One advantage of using PCI Delayed Transaction is that it allows other PCI masters to use the bus while the transaction is being carried out on the target device. Otherwise, the bus will be left idling while the target device completes the transaction.

PCI Delayed Transaction also allows write-posted data to remain in the buffer while the PCI bus initiates a non-postable transaction and yet still adhere to the PCI ordering rules. Without PCI Delayed Transaction, all write-posted data will have to be flushed before another PCI transaction can occur.

It is highly recommended that you enable Delayed Transaction for better PCI performance and to meet PCI 2.1 specifications. Disable it only if your PCI cards cannot work properly with this feature enabled or if you are using PCI cards that are not PCI 2.1 compliant.

Please note that while many manuals and even earlier versions of the BIOS Optimization Guide have stated that this is an ISA bus-specific BIOS feature which enables a 32-bit write-posted buffer for faster PCI-to-ISA writes, they are incorrect! This BIOS feature is not ISA bus-specific and it does not control any write-posted buffers. It merely allows write-posting to continue while a non-postable PCI transaction is underway.

 

Details of Delayed Transaction

On the PCI bus, there are many devices that may not meet the PCI target latency rule. Such devices include I/O controllers and bridges (i.e. PCI-to-PCI and PCI-to-ISA bridges). To meet PCI 2.1 compliance, the PCI maximum target latency rule must be observed.

According to this rule, a PCI 2.1-compliant device must service a read request within 16 PCI clock cycles (32 clock cycles for a host bus bridge) for the initial read and 8 PCI clock cycles for each subsequent read. If it cannot do so, the PCI bus will terminate the transaction so that other PCI devices can access the bus. But instead of rearbitrating for access (and failing to meet the minimum latency requirement again), the PCI 2.1-compliant device can make use of the PCI Delayed Transaction feature.

When a master device reads from a target device on the PCI bus but fails to meet the latency requirements; the transaction will be terminated with a Retry command. The master device will then have to rearbitrate for bus access. But if PCI Delayed Transaction had been enabled, the target device can independently continue the read transaction. So, when the master device successfully gains control of the bus and reissues the read command, the target device will have the data ready for immediate delivery. This ensures that the retried read transaction can be completed within the stipulated latency period.

If the delayed transaction is a write, the target device latches on the data and terminates the transaction if it cannot be completed within the target latency period. The master device then rearbitrates for bus access while the target device completes writing the data. When the master device regains control of the bus, it reissues the same write request. This time, instead of returning data (in the case of a read transaction), the target device sends the completion status to the master device to complete the transaction.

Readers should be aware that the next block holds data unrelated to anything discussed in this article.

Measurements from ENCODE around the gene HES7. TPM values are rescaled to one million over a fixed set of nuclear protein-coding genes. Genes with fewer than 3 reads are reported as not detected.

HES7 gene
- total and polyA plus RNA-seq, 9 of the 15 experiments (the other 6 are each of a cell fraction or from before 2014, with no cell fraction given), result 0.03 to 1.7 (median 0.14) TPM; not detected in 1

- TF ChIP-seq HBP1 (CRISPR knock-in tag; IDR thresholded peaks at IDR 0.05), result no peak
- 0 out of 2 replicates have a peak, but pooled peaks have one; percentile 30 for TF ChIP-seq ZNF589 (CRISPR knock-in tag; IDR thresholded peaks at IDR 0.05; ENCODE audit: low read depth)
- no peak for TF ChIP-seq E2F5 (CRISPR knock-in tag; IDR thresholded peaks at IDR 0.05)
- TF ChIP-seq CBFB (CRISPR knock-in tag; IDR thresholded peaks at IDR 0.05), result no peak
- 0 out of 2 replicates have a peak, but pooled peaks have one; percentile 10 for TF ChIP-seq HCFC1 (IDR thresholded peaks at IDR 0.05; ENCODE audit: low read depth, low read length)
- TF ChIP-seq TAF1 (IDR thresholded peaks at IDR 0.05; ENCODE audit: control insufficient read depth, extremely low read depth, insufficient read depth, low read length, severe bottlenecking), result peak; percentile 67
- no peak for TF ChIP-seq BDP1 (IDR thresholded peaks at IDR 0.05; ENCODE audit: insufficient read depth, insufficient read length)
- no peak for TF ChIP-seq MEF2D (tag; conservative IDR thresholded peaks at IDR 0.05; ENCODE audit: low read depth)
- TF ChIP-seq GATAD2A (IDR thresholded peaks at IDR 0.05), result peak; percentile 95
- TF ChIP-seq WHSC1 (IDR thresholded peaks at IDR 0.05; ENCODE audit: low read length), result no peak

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One advantage of using PCI Delayed Transaction is that it allows other PCI masters to use the bus while the transaction is being carried out on the target device. Otherwise, the bus will be left idling while the target device completes the transaction.

PCI Delayed Transaction also allows write-posted data to remain in the buffer while the PCI bus initiates a non-postable transaction and yet still adhere to the PCI ordering rules. The write-posted data will be written to memory while the target device is working on the non-postable transaction and flushed before the transaction is completed on the master device. Without PCI Delayed Transaction, all write-posted data will have to be flushed before another PCI transaction can occur.

As you can see, the PCI Delayed Transaction feature allows for more efficient use of the PCI bus as well as better PCI performance by allowing write-posting to occur concurrently with non-postable transactions. In this BIOS, the Delayed Transaction option allows you to enable or disable the PCI Delayed Transaction feature.

It is highly recommended that you enable Delayed Transaction for better PCI performance and to meet PCI 2.1 specifications. Disable it only if your PCI cards cannot work properly with this feature enabled or if you are using PCI cards that are not PCI 2.1 compliant.

Please note that while many manuals and even earlier versions of the BIOS Optimization Guide have stated that this is an ISA bus-specific BIOS feature which enables a 32-bit write-posted buffer for faster PCI-to-ISA writes, they are incorrect! This BIOS feature is not ISA bus-specific and it does not control any write-posted buffers. It merely allows write-posting to continue while a non-postable PCI transaction is underway.

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PCI Prefetch – The BIOS Optimization Guide

PCI Prefetch

Common Options : Enabled, Disabled

 

Quick Review

The PCI Prefetch feature controls the PCI controller’s prefetch capability.

When enabled, the PCI controller will prefetch data whenever the PCI device reads from the system memory. This speeds up PCI reads as it allows contiguous memory reads by the PCI device to proceed with minimal delay.

Therefore, it is recommended that you enable this feature for better PCI read performance.

 

Details

The PCI Prefetch feature controls the PCI controller’s prefetch capability.

When enabled, the system controller will prefetch eight quadwords (one cache line) of data whenever a PCI device reads from the system memory.

Therefore, it is recommended that you enable this feature for better PCI read performance. Please note that PCI writes to the system memory do not benefit from this feature.

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Here’s how it works.

Whenever the PCI controller reads PCI-requested data from the system memory, it also reads the subsequent cache line of data. This is done on the assumption that the PCI device will request for the subsequent cache line.

When the PCI device actually initiates a read command for that cache line, the system controller can immediately send it to the PCI device.

This speeds up PCI reads as the PCI device won’t need to wait for the system controller to read from the system memory. As such, PCI Prefetch allows contiguous memory reads by the PCI device to proceed with minimal delay.